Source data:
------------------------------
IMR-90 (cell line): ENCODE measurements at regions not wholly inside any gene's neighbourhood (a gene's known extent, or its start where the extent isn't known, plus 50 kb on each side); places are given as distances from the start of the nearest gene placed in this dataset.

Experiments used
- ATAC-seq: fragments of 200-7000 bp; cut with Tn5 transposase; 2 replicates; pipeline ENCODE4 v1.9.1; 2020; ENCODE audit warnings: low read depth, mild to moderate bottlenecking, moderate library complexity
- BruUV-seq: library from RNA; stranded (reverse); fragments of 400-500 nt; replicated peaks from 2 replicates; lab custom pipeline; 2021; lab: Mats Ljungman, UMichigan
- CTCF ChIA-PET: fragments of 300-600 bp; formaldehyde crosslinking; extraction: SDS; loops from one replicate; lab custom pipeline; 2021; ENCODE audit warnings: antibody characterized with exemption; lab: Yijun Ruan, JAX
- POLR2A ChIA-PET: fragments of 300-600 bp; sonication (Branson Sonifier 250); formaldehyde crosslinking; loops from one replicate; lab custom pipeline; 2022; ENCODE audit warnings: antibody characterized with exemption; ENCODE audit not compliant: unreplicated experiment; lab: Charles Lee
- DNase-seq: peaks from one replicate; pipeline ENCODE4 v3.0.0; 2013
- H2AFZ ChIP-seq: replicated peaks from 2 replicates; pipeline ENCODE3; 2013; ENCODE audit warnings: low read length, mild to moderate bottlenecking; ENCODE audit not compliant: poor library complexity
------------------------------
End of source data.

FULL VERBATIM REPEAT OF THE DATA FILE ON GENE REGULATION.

IMR-90 (cell line): ENCODE measurements at regions not wholly inside any gene's neighbourhood (a gene's known extent, or its start where the extent isn't known, plus 50 kb on each side); places are given as distances from the start of the nearest gene placed in this dataset.

Experiments used
- ATAC-seq: fragments of 200-7000 bp; cut with Tn5 transposase; 2 replicates; pipeline ENCODE4 v1.9.1; 2020; ENCODE audit warnings: low read depth, mild to moderate bottlenecking, moderate library complexity
- BruUV-seq: library from RNA; stranded (reverse); fragments of 400-500 nt; replicated peaks from 2 replicates; lab custom pipeline; 2021; lab: Mats Ljungman, UMichigan
- CTCF ChIA-PET: fragments of 300-600 bp; formaldehyde crosslinking; extraction: SDS; loops from one replicate; lab custom pipeline; 2021; ENCODE audit warnings: antibody characterized with exemption; lab: Yijun Ruan, JAX
- POLR2A ChIA-PET: fragments of 300-600 bp; sonication (Branson Sonifier 250); formaldehyde crosslinking; loops from one replicate; lab custom pipeline; 2022; ENCODE audit warnings: antibody characterized with exemption; ENCODE audit not compliant: unreplicated experiment; lab: Charles Lee
- DNase-seq: peaks from one replicate; pipeline ENCODE4 v3.0.0; 2013
- H2AFZ ChIP-seq: replicated peaks from 2 replicates; pipeline ENCODE3; 2013; ENCODE audit warnings: low read length, mild to moderate bottlenecking; ENCODE audit not compliant: poor library complexity